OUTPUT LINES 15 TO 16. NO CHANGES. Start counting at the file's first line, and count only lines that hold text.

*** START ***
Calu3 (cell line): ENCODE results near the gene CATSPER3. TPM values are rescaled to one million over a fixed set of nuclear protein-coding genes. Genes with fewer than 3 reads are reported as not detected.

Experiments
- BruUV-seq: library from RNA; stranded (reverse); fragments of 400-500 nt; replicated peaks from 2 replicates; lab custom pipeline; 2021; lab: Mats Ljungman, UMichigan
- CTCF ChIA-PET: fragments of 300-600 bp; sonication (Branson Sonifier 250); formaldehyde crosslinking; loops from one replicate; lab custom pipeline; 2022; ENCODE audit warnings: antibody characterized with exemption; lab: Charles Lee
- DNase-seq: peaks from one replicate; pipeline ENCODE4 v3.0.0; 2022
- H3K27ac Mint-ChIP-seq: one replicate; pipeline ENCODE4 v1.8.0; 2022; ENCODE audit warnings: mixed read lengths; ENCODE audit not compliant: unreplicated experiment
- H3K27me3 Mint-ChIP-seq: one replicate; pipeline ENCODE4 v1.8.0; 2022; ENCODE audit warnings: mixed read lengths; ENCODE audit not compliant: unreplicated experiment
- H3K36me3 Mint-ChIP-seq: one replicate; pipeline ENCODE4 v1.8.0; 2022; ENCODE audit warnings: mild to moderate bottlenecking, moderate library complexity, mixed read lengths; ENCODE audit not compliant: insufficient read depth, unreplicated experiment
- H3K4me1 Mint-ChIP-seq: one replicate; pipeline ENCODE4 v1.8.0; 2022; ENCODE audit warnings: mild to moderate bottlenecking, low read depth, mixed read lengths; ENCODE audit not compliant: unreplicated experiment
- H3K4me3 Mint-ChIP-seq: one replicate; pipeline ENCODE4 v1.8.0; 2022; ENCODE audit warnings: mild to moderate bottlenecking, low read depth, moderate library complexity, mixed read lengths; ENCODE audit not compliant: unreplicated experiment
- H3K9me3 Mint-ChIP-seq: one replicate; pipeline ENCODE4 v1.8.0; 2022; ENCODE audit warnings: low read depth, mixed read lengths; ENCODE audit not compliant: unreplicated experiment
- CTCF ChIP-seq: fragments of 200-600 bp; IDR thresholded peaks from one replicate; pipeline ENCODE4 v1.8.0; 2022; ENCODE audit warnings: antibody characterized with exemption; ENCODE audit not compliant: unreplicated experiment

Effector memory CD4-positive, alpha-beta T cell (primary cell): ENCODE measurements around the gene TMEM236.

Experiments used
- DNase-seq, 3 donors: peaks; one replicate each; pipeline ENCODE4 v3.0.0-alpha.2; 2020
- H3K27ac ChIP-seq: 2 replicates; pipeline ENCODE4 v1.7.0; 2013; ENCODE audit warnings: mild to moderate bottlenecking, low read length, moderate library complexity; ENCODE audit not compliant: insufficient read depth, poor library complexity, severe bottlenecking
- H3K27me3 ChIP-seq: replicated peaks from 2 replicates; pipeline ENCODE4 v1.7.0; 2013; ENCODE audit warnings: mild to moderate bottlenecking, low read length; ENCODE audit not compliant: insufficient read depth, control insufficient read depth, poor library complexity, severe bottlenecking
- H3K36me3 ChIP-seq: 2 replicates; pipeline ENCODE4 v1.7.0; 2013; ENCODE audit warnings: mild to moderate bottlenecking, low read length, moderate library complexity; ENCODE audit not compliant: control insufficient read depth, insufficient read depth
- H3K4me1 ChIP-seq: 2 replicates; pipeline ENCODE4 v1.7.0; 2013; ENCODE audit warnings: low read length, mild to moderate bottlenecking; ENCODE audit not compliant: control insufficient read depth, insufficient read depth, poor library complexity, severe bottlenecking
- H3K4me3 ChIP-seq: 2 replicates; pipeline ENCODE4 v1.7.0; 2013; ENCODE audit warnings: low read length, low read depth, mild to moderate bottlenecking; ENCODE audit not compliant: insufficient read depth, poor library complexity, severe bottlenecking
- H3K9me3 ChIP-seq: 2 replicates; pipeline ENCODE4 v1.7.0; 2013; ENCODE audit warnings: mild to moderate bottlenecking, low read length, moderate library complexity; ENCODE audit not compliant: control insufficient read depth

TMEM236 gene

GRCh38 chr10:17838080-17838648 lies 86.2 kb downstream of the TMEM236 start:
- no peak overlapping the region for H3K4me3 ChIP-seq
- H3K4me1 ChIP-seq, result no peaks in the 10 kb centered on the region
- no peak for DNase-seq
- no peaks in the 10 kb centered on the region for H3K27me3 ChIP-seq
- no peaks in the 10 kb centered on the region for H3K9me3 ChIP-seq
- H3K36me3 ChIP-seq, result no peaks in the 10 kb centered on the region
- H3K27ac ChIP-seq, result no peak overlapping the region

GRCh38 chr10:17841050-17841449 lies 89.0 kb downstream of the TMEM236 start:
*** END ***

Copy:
- DNase-seq, 3 donors: peaks; one replicate each; pipeline ENCODE4 v3.0.0-alpha.2; 2020
- H3K27ac ChIP-seq: 2 replicates; pipeline ENCODE4 v1.7.0; 2013; ENCODE audit warnings: mild to moderate bottlenecking, low read length, moderate library complexity; ENCODE audit not compliant: insufficient read depth, poor library complexity, severe bottlenecking